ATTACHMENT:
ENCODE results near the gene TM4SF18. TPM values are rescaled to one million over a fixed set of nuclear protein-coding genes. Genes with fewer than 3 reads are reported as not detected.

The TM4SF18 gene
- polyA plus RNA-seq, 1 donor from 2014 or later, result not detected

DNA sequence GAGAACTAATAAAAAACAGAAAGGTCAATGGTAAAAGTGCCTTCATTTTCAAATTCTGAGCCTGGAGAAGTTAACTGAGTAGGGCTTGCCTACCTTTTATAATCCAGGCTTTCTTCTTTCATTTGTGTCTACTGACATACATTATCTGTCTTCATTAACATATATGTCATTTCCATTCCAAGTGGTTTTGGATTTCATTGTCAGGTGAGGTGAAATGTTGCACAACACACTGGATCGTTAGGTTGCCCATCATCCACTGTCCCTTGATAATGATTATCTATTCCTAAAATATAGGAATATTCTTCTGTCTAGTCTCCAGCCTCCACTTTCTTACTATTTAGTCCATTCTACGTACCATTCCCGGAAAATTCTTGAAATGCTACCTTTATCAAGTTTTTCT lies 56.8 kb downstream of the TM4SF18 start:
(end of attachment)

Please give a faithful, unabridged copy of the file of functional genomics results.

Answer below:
ENCODE results near the gene TM4SF18. TPM values are rescaled to one million over a fixed set of nuclear protein-coding genes. Genes with fewer than 3 reads are reported as not detected.

The TM4SF18 gene
- polyA plus RNA-seq, 1 donor from 2014 or later, result not detected

DNA sequence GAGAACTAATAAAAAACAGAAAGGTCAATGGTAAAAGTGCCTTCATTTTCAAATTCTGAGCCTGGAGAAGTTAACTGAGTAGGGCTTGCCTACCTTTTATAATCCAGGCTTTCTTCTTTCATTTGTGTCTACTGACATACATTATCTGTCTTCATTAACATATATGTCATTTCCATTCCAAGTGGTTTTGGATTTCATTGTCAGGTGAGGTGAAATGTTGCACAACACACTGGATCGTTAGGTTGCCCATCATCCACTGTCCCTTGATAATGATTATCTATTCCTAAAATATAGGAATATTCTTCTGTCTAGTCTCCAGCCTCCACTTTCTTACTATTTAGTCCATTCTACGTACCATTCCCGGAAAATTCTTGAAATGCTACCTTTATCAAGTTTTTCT lies 56.8 kb downstream of the TM4SF18 start: